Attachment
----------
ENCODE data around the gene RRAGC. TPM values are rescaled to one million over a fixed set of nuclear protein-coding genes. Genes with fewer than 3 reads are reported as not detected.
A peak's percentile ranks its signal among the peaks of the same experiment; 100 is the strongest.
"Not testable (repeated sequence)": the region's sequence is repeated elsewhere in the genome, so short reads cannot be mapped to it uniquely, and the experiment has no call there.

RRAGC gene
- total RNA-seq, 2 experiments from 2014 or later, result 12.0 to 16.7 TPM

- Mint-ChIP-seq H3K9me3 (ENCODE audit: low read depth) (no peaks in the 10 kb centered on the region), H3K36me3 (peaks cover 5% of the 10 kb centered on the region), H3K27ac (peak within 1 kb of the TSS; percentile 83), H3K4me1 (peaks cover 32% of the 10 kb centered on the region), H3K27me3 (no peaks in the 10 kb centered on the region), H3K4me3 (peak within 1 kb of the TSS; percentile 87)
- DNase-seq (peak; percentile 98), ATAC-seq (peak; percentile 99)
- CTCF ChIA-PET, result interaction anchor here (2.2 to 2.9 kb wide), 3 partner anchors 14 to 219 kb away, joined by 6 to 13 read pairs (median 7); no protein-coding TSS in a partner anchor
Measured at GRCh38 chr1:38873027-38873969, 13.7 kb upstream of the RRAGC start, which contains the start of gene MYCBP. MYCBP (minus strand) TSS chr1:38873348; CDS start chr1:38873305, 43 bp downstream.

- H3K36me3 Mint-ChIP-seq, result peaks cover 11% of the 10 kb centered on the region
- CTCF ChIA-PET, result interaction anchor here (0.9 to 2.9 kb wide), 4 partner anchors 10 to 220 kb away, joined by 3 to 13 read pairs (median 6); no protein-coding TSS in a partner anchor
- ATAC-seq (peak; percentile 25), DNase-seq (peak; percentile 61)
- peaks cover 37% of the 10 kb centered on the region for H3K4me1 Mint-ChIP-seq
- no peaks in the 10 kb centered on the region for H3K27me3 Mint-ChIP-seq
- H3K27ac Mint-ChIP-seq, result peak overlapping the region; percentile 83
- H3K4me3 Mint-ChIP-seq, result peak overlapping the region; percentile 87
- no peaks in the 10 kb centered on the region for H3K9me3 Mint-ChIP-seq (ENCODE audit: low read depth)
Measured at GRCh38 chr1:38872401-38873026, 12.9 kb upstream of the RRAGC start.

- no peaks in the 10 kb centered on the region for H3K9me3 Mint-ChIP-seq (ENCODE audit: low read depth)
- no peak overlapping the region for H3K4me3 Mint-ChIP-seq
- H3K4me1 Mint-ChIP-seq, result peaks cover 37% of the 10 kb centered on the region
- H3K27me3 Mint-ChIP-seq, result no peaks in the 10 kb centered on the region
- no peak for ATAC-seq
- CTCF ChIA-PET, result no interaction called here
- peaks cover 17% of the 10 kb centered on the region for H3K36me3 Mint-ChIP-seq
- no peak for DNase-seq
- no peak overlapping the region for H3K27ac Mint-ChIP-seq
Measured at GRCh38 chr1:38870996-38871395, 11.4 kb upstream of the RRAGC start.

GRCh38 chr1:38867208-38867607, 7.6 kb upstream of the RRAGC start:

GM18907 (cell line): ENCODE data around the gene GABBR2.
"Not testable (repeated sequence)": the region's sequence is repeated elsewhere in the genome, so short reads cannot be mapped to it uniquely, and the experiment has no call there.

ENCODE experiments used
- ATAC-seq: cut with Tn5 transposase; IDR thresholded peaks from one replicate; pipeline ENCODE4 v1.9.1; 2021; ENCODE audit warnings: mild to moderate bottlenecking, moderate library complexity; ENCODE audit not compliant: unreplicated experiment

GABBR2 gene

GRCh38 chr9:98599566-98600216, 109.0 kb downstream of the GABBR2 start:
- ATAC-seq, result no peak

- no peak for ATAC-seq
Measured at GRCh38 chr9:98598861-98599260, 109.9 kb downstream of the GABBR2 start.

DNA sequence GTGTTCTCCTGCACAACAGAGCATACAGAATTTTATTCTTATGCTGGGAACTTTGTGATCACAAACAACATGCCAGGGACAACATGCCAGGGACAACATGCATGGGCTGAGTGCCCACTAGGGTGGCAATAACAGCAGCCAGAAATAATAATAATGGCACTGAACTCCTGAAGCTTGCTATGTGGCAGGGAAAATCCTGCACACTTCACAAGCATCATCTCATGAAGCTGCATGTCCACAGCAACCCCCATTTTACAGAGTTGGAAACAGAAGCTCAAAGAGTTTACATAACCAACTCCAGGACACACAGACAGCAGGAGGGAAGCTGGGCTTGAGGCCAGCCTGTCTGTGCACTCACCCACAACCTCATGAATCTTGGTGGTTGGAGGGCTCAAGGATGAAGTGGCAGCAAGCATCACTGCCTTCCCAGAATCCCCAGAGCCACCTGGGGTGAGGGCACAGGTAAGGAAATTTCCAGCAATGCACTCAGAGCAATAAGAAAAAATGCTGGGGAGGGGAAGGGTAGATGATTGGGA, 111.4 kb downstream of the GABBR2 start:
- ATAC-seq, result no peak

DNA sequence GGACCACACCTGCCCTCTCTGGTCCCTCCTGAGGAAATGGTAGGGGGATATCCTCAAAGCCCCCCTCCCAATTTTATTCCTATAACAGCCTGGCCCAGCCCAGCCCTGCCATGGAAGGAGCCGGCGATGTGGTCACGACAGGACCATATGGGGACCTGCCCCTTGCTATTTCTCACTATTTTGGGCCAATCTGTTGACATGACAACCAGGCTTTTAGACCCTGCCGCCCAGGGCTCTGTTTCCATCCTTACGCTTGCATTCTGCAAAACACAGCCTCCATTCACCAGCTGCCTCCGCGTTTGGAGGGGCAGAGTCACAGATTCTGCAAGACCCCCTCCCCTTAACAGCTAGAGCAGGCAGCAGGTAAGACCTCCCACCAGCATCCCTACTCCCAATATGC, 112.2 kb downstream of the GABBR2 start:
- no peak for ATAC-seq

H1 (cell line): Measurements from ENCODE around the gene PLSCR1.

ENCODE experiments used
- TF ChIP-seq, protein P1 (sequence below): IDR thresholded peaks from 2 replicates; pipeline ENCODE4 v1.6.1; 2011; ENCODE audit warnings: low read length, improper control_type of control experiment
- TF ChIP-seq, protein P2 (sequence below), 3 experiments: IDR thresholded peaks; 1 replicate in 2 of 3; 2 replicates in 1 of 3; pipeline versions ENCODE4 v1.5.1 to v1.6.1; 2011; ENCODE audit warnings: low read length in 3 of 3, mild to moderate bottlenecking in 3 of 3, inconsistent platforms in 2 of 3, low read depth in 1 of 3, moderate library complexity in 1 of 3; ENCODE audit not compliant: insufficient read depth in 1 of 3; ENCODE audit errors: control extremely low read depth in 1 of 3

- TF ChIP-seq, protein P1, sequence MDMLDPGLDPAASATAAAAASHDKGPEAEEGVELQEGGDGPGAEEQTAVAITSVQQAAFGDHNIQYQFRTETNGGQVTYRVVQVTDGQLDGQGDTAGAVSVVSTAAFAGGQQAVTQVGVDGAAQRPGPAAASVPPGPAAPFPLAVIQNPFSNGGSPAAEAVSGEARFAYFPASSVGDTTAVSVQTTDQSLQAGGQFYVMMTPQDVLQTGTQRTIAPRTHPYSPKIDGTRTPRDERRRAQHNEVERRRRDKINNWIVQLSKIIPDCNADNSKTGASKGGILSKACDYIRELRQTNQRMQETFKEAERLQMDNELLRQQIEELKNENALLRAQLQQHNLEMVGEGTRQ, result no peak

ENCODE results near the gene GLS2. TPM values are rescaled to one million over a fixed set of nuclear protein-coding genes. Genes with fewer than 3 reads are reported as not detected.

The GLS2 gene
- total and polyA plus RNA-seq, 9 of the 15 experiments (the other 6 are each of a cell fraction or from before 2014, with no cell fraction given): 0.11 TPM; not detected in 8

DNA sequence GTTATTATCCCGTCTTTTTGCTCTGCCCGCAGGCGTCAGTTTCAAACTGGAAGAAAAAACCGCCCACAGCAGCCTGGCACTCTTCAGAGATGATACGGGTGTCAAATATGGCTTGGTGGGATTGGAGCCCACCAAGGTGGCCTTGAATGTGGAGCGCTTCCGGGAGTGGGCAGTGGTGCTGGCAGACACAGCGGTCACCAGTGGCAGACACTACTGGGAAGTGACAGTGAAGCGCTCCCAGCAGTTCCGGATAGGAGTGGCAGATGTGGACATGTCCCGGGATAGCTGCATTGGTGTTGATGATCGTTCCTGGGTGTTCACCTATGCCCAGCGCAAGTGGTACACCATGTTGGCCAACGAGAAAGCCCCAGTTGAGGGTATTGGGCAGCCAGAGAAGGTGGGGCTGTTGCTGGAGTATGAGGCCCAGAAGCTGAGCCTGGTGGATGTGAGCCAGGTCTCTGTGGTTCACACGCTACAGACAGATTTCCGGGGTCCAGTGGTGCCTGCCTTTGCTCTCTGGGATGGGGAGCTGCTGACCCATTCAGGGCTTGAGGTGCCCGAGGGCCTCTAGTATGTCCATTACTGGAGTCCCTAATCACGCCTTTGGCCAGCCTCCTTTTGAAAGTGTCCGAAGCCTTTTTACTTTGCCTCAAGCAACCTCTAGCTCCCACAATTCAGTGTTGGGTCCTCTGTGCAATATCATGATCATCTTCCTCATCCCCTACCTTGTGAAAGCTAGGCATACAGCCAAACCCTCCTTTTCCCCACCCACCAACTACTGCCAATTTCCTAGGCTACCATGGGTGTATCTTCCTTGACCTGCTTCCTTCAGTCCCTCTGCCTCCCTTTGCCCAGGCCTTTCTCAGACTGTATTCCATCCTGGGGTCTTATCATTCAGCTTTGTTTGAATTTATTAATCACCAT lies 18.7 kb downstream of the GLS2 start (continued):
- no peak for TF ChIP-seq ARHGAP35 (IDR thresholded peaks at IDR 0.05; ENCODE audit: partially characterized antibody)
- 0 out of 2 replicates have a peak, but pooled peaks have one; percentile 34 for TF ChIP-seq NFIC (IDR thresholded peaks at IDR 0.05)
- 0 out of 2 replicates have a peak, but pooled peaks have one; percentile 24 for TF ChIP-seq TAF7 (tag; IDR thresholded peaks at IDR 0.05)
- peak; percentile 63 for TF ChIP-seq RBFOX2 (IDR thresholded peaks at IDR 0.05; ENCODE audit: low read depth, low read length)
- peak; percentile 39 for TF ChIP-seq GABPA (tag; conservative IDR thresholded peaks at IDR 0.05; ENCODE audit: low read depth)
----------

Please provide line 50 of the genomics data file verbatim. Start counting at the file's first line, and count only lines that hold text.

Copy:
- total and polyA plus RNA-seq, 9 of the 15 experiments (the other 6 are each of a cell fraction or from before 2014, with no cell fraction given): 0.11 TPM; not detected in 8